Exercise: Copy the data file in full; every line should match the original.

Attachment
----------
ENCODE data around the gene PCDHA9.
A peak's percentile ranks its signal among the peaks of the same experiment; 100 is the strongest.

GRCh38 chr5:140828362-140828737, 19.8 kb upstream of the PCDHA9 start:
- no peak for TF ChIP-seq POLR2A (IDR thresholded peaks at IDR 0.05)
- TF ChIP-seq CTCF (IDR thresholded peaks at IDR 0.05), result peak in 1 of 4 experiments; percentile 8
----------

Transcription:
ENCODE data around the gene PCDHA9.
A peak's percentile ranks its signal among the peaks of the same experiment; 100 is the strongest.

GRCh38 chr5:140828362-140828737, 19.8 kb upstream of the PCDHA9 start:
- no peak for TF ChIP-seq POLR2A (IDR thresholded peaks at IDR 0.05)
- TF ChIP-seq CTCF (IDR thresholded peaks at IDR 0.05), result peak in 1 of 4 experiments; percentile 8